A couple weeks ago, I posted on the new ranking of presidential greatness. As a follow-up, John Balz sent along this short paper. His take-home is that prior political experience has very little to do with presidential greatness:
Overall, there is no evidence that political experience improves the chances of extraordinary presidential performance, and some weak evidence that certain political positions, most importantly U.S. Congressional member, lead to poorer performance. In the end, great presidents are not great simply because they spent their lives in politics and learned important lessons.
And it’s not just members of Congress who perform less well:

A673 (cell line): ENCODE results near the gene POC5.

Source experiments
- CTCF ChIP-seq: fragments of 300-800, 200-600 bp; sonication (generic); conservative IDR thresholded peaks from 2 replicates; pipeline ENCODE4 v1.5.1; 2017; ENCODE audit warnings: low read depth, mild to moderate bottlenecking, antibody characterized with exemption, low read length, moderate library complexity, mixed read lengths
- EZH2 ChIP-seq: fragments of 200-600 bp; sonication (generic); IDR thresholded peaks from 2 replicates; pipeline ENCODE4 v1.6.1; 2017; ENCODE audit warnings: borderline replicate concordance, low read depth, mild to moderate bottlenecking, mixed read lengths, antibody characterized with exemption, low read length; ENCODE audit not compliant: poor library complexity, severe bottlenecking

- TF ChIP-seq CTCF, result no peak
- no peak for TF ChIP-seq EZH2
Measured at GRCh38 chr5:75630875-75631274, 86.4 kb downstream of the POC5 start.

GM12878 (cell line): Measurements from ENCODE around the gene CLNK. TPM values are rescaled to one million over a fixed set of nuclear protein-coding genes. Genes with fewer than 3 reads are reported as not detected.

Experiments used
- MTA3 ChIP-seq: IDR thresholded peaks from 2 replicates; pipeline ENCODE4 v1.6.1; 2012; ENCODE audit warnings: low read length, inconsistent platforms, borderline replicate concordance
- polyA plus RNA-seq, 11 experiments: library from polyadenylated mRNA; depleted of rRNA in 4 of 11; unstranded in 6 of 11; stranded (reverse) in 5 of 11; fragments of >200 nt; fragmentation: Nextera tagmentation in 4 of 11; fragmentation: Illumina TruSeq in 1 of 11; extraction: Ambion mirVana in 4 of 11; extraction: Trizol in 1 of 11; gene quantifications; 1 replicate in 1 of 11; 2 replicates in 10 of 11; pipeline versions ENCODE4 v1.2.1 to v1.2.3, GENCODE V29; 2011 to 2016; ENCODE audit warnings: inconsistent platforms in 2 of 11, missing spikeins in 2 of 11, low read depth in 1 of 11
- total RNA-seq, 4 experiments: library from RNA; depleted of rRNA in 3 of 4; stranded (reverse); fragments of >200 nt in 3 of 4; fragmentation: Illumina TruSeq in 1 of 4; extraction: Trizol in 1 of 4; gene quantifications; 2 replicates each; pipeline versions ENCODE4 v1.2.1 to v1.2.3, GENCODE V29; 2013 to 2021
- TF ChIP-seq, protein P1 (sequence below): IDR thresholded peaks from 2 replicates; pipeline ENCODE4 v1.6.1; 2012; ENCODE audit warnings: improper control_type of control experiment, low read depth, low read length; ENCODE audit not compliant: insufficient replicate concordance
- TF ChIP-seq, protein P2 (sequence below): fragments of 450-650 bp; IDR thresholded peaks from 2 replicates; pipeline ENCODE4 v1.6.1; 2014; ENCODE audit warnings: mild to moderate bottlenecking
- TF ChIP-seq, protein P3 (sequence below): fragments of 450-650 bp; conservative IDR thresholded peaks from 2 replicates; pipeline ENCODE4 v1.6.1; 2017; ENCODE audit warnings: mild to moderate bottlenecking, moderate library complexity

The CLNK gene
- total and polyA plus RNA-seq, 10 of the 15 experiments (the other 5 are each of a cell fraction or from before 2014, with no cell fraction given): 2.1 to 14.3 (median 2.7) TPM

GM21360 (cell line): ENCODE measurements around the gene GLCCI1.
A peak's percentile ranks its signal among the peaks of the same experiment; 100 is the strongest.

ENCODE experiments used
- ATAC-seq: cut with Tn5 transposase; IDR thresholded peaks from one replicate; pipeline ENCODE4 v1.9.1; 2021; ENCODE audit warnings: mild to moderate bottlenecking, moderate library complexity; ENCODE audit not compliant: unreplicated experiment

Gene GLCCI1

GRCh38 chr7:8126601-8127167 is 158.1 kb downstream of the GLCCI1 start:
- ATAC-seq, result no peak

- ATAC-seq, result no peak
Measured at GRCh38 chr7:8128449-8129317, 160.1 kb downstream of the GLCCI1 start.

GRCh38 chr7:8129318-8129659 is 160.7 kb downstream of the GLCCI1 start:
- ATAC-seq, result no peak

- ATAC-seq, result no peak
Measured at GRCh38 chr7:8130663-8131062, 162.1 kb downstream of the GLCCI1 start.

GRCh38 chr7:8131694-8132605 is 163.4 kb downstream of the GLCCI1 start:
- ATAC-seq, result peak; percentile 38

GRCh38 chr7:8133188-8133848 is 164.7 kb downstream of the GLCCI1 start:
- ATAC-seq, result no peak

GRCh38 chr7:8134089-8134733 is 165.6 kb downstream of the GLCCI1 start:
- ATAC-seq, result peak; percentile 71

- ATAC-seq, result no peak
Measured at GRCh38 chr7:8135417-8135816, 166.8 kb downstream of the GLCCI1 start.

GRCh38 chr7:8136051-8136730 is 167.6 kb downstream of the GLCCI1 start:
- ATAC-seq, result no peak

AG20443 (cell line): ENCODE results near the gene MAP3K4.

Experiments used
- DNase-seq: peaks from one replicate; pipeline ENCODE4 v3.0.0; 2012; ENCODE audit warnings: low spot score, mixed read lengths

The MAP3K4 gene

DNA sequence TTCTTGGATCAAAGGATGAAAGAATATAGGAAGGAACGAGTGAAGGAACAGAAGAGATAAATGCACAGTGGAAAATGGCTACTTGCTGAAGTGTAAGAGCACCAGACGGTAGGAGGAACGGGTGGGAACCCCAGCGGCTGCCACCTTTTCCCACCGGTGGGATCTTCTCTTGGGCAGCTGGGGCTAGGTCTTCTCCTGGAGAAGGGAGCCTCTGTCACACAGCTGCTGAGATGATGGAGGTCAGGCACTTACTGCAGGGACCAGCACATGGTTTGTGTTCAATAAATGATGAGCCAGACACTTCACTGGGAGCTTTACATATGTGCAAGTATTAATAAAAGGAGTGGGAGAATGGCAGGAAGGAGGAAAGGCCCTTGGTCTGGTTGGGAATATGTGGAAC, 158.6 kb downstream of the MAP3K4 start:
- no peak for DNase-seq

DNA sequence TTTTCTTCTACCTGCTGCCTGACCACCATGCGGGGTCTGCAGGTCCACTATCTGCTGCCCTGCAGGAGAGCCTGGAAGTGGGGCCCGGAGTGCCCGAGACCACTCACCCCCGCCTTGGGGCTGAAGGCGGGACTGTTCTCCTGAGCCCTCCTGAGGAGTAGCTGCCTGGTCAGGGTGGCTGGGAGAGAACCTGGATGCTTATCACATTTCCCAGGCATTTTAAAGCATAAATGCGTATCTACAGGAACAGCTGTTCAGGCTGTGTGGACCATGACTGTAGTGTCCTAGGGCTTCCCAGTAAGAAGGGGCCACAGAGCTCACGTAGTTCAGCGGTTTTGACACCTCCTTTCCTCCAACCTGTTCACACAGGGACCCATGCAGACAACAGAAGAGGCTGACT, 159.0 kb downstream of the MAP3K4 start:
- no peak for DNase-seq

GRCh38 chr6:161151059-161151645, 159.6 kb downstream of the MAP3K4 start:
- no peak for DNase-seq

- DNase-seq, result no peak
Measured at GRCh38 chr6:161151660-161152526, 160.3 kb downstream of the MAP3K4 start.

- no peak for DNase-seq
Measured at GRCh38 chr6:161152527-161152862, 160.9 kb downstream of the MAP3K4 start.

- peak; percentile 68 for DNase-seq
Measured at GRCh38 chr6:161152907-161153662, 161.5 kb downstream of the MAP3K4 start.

Time spent as a mayor, as a member of Congress, a state administrator, or a soldier leads to a lower ranking….The largest of these effects is for mayoral service, with each year in office lowering one’s ranking by more than three spots. Since only three mayors ever became president, these findings should be interpreted cautiously. If these results are correct, though, Republican voters did the country a huge service earlier this year by not selecting “America’s Mayor” Rudy Giuliani as their presidential nominee.